As noted, the other major outside player is Iran. As long as Americans are present, the Iranians will be unwilling to provide significant, offensive, military assistance to their Shia co-religionists. Examples of major assistance might include armored vehicles, air assets, and substantial support and logistical trains, all of which would prove more vulnerable to border interdiction than the current reported smuggling of small numbers of shaped IEDs. But the principal reason for Iranian reluctance is the presence of U.S. forces. Even were the U.S. to tolerate importing such weapons (highly unlikely) the risks of spillover—cases where overtly Iranian-armed militia attacked Coalition or ISF forces—would provoke a swift and painful American response. Iranian planners may well remember that even Richard M. Nixon, waging an increasingly unpopular Vietnam War, did not hesitate to “invade” Cambodia for the purpose of interdicting NVA communications. In brief, while the U.S. may or may not choose force to retard the Mullah’s efforts to join the nuclear club, it will surely use overwhelming force to protect its army.

Moreover, whatever Iran and its Shia clients elect to do, they are both aware that the Sunnis are not without friends in the region—friends who, as demonstrated in both 1990s Bosnia and 1980s Afghanistan, proved eager to arm their co-religionists. Iran is certainly noisier than Saudi Arabia, but the latter would be expected to arm their fellow Sunnis in Iraq and given their shared and very porous border, could do so on short order.

In summary, the situation is static, for now. For U.S. policymakers, the longer term issue is the minimum force level required in Iraq to keep the peace. Will a barebones U.S. presence, constituting something of a tripwire, suffice? Or does keeping the peace entail a more substantial presence, which threatens immediate, within-the-hour consequences to any party in breach? Because of the nexus between outsiders and civil wars, I would argue that U.S. force levels in Iraq should be at a level sufficient to continue ISF training (irony of ironies, the ISF may eventually become the most reliable Iraqi institution) as well as constitute a “tripwire” presence in key areas distributed throughout the ethnic Iraq. For the present other U.S. forces should be discretely stationed in such border-states as Turkey, Kuwait, and Jordan. They would remain available to return to the existing in-country bases, but largely out of harm’s way. In short, this proposal is a limited version of Cong. Jack Murtha’s, although motivated by a different set of concerns.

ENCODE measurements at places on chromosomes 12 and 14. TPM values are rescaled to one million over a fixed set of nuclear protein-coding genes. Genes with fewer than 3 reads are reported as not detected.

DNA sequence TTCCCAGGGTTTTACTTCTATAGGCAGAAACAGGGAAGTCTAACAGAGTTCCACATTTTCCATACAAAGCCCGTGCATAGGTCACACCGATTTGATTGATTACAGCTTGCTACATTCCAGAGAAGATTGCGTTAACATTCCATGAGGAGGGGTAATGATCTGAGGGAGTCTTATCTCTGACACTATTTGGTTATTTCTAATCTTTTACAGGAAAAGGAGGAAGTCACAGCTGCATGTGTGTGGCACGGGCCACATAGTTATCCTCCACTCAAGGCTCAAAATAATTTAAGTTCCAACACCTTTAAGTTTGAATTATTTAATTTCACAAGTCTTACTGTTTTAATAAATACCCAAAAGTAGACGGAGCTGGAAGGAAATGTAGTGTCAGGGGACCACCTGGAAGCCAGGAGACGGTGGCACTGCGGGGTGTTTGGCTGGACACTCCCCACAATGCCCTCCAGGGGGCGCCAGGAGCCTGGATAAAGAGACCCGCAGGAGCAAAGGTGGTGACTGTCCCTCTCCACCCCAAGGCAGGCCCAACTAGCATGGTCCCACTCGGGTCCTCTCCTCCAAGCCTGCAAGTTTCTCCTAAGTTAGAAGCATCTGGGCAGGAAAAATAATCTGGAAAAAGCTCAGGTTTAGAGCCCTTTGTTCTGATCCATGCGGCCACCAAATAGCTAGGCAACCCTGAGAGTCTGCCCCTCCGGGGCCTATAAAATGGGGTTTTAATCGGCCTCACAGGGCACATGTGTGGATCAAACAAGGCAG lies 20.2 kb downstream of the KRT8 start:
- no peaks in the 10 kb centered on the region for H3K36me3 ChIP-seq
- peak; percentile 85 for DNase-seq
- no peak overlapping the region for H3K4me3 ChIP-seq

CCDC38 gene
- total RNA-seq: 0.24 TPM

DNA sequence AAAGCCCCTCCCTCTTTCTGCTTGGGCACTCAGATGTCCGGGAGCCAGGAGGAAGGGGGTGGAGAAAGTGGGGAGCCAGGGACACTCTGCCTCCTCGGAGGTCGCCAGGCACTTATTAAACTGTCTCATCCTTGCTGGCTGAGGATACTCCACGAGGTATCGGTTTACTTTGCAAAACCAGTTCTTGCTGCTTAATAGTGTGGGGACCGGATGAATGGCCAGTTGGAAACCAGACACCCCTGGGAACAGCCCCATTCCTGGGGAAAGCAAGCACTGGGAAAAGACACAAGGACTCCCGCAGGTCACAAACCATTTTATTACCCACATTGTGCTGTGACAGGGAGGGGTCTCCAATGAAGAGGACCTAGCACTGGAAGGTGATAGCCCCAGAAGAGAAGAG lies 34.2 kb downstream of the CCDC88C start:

Numbers are tricky and, outside of the Pentagon’s inner counsels, little more than barely educated guesses. But guessing there has been, and when considering the objectives of this essay, Baghdad “buzz” suggests that in one year, U.S. forces in Iraq may range between 60,000 and 80,000, down from the current 140,000.

Whatever one thinks about the U.S. invasion of Iraq, American policy was always about the “neighborhood” as well as the country—in the 1980s, when the U.S. briefly backed Saddam because of concerns about Iran; in 1990, when Bush 41 decided to roll back Saddam’s invasion of Kuwait in order to reassure Gulf Arabs that their oil was safe; in 2003, when the overthrow of Iraq’s dictatorship was largely intended to destabilize the region to implant a democratic model side-by-side with existing autocracies, strong men, outright dictatorships and faux democracies like Iran where voters’ choices lie somewhere between abysmally low turnouts or choosing from a list of Mullah-approved parties.

Therefore, to gauge the likelihood of a genuine civil war occurring in Iraq one must look as much to Teheran, Riyadh, and Washington as well as Baghdad. Sectarian hatred may be necessary to fuel a civil war; but militarily speaking, it is not sufficient. And at least for the moment in Iraq, without the deliberate and massive connivance of outsiders, a genuine civil war is not in the offing.

For those who prefer domestic analogies, instead of Fort Sumter, think Kansas-Nebraska, 1854.